advertising section Convention sponsors
CRAIG CAPPALLI, ASA,
CEA, VICE PRESIDENT –
MACHINERY & EQUIPMENT
Time for a machinery and equipment
(M&E) appraisal? Then you’re probably
thinking about fee. But instead of letting
price alone influence your decision-making process, think of what you can
expect from your appraiser — and what
critical information your appraiser can
give you now that will also assist you
down the road. Consider these four key
details, to start...
The first step to finding an accurate
valuation is understanding why the
appraisal is needed. That will dictate what type and what value(s) are
needed. For instance, asset-based
lenders typically require a valuation
as supporting documentation for a
collateral-based loan. But an acquiring party would use the valuation for
negotiation or financial reporting, and
therefore be subject to audit review.
An appraiser will fine-tune his or her
approach based on the circumstances.
Future needs also can come into play.
In certain situations, it’s in a client’s
best interest to request prospective
or future values, when the M&E assets
are part of a lease transaction and a
pre-determined end-of-lease value is
an important aspect in negotiations.
Prospective values are best developed
when based on actual past performance
data. Prospective analysis will identify
assets that exhibit rapid technological
obsolescence, as opposed to typical and
more gradual year-over-year depreciation of long-lived assets.
After you explain your needs, it’s the appraiser’s role to offer guidance about the
proper premise of value selection. For
instance, when appraising a standard
machine tool shop, it might be far more
appropriate to use forced liquidation
value, rather than orderly liquidation
value. The shorter liquidation timeframe
minimizes sale costs while controlling
advertising, labor and facility holding
costs, resulting in higher realizable proceeds to the secured party or seller.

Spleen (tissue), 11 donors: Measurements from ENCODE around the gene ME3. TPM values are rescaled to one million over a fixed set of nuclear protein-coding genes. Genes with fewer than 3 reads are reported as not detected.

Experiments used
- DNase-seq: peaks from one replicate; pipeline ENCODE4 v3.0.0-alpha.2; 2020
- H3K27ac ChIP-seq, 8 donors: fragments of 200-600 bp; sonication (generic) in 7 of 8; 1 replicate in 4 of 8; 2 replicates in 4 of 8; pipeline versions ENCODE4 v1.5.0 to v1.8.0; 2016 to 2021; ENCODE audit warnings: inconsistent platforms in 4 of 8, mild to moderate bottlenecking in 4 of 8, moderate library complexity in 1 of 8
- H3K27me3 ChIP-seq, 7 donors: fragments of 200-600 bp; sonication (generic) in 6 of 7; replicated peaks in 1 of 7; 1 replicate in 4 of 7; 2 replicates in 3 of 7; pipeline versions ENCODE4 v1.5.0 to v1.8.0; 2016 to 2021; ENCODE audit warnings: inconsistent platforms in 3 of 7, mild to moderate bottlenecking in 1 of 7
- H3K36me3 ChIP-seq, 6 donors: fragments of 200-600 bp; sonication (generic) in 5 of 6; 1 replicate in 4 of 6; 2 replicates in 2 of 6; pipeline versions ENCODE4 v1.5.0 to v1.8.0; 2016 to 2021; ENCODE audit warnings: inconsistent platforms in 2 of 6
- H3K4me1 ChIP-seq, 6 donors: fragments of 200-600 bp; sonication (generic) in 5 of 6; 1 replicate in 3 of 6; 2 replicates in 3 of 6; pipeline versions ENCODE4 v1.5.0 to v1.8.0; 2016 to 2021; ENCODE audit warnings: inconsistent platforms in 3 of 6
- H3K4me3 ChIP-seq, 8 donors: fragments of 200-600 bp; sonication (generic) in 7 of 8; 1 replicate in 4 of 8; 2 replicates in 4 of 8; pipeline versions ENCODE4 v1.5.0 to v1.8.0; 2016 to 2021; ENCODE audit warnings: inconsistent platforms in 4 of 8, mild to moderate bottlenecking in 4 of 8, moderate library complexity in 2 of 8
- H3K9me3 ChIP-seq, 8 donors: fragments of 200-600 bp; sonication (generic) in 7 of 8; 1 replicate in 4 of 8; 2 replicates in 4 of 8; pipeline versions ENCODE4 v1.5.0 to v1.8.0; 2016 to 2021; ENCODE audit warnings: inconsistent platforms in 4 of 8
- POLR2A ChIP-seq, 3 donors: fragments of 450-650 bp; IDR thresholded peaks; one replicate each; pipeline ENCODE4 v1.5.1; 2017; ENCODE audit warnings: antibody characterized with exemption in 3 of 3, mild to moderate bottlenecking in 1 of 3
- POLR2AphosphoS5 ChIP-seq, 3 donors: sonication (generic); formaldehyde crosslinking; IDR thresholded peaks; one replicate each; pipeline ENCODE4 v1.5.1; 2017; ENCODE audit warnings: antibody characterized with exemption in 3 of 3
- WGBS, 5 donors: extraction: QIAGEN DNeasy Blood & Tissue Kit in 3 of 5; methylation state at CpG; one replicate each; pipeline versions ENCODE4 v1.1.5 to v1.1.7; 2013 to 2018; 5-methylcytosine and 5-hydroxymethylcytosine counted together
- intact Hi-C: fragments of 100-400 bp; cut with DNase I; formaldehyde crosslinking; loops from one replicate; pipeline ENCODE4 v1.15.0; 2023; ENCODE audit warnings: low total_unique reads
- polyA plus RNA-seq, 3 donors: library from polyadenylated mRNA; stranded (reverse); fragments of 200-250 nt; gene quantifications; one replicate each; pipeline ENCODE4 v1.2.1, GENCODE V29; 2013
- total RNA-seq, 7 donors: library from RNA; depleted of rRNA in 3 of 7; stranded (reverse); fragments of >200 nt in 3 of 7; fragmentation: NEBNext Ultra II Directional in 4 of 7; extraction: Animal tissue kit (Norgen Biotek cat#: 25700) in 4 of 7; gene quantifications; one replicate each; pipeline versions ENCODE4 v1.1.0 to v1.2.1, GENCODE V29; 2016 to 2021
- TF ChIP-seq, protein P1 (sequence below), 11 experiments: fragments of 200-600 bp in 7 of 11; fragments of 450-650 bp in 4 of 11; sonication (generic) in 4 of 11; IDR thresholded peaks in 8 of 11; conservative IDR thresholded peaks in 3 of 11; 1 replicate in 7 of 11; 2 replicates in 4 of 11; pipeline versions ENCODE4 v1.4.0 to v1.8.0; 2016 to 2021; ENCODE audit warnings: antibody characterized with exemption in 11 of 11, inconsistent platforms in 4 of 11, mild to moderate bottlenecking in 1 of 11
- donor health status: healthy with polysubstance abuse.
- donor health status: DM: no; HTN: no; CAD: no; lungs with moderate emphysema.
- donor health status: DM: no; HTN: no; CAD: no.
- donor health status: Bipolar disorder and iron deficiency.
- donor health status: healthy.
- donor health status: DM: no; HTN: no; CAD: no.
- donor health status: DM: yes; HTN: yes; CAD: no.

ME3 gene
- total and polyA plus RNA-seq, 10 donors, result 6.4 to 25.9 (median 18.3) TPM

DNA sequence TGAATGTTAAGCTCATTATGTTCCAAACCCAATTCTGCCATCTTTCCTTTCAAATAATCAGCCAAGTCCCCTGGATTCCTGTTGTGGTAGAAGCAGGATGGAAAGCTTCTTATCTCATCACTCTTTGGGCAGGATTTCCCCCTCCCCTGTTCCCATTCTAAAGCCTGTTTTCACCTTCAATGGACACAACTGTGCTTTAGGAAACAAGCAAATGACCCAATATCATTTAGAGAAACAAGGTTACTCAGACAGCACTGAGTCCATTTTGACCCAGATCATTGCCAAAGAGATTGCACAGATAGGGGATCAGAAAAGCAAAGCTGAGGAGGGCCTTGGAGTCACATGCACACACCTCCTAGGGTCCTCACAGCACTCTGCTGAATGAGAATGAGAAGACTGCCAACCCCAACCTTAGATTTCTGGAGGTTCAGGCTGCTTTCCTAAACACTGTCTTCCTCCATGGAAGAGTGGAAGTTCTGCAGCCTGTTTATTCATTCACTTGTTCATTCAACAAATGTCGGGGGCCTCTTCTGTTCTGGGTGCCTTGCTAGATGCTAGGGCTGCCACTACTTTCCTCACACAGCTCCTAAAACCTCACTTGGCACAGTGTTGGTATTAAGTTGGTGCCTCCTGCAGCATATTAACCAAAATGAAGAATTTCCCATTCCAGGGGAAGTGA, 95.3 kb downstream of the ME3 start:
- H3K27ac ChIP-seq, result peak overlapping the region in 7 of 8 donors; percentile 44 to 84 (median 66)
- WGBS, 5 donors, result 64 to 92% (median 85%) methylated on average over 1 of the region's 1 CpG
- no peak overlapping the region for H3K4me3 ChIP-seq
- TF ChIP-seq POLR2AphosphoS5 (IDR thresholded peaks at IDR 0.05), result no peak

For the secured party, it’s common to
have the appraiser conduct cost-of-sale
analysis in determining not only the
gross liquidation values, but also the net
(net of sale expenses) values. This type of
analysis should further reduce potential
exposure to the secured party in the
unfortunate event of a default.
Besides relevant past experience for the
asset pool in question, it’s extremely
important for your appraiser to con-
sider quantity, difficulty of removal and
even geographic area of the M&E. For
instance, when valuing a single plastics-
processing facility with 20 injection-
molding machines, the estimated values
inevitably will be stronger than a valu-
ation of 10 similar manufacturing facili-
ties that would contain approximately
200 injection-molding machines. Or for
a textile producer, machines situated
on multiple floors within an old mill will
assuredly realize lower proceeds than
the same type of assets installed on the
ground floor of a modern mill.
Each valuation is truly unique, and an
appraiser will need to treat it as such.
Expect your appraiser to discuss the following with you during scoping:
◗;The purpose and use of the valuation.
◗;Availability of prior valuations and
fixed-asset listings from the company.
◗;What industry is reflected in the asset
pool, how standard or specialized
the assets are and how prevalently
they’re sold on the market.
◗;Whether desktop analysis could
complement traditional inspections
to save fees, when multiple facilities
and a large asset group exhibit duplication.
◗;The anticipated type of recovery, in relation to the asset pool (type and age).
These strategies, applied rigorously,
will help clients ensure that the right
appraiser is hired. Seek out appraisers
who are willing to take the time up front
to help you understand key valuation
concepts and considerations and how to
define the project scope.
Mr. Cappalli has valued machinery and
equipment for more than 25 years for
secured lending, financial reporting, property
tax and litigation purposes. He is an Accredited Senior Appraiser and a Certified
Equipment Appraiser. Mr. Cappalli is based
in New York.
BEFORE HIRING A
AND IT’S NOT FEE